Now before you Telluride folks accuse me of selling out, let me assure you I have not done so. I’ve been super careful all through this process to keep my distance from the development business side, and only focus on the possibility of huts, with attention to what LEAP is doing, as well as giving Curry advice about how the sport of backcountry skiing operates in the United States and worldwide (he’s a western Colorado boy, but not a skier).
Result of all this is, again, these guys are seriously (as in spending money) looking at the mountain hut option as the “highest and best use” of their Bear Basin property. I’d agree with both adjectives in that phrase. Though just to be totally upfront with Curry and everyone else, I’d also delighted to see the property somehow made public through purchase by a land trust or otherwise.
What’s the rub? We’ll, it’ll have to work for the developers financially. But more, due to land use codes the whole concept could well be impossible — even the “public” part of the equation could be nixed by the fact that “use by right” on those types of properties includes a _private_ dwelling, but try to make it public and you’re going up against the county land use code (law of unintended consequences for the anti growth objective?).
Again, proof is in the pudding and since this is a public process, the Telluride media (and the rest of us, if we want) can watch the process progress in their county planning department. My best methods of keeping tabs are probably to stay in touch with Curry, as well as watching local media and perhaps even calling the planning department myself to see how things are going. Along with that, please loyal commenters from Telluride, chime in and let us know what you hear on the streets that’s more constructive or informational than hate.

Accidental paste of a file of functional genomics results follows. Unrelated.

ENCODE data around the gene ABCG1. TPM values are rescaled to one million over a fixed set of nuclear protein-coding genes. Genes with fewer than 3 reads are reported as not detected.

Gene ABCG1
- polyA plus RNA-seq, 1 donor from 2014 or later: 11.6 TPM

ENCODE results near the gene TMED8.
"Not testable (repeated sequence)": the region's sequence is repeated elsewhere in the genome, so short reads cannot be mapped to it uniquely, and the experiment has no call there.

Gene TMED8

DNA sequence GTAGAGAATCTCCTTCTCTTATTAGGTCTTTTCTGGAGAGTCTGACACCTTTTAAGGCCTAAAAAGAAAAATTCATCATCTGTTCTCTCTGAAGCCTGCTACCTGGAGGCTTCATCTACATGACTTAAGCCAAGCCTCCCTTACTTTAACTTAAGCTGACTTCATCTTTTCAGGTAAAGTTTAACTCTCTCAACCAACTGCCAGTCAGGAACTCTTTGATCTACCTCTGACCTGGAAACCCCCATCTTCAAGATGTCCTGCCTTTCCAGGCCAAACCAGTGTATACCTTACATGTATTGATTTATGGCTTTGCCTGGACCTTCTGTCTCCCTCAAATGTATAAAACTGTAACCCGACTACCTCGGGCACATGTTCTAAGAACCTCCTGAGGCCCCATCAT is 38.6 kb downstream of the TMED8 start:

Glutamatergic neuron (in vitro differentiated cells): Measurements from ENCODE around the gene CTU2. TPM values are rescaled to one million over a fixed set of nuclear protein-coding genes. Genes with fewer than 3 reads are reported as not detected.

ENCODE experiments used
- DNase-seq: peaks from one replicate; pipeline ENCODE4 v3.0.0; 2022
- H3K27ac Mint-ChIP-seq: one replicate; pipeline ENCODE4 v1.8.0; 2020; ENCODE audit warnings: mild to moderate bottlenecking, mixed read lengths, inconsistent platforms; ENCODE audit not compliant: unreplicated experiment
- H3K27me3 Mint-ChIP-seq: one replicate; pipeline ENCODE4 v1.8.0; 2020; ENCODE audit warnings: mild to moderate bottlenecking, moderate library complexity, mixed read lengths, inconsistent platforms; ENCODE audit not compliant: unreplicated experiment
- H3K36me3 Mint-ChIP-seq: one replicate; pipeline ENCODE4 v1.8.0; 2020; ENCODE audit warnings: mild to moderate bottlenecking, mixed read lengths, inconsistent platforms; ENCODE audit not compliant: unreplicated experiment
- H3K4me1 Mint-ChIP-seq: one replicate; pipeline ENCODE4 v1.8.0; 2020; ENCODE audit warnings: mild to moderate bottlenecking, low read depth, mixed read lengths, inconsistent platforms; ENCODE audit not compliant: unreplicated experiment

So, let’s move on to the nuts and bolts. After all, I traveled all the way to Italy to actually talk with Luca, Stefano and Ron about this stuff.
Luca and Stefano’s “LEAP” (Living Ecological Alpine Pod) business is a subset of their work as architects. Nonetheless, the amount of media attention the new hut has received is astounding. They told me that during some days they have up to 15 journalist inquires stacked up and waiting for Cristiana to handle (she’s their PR person).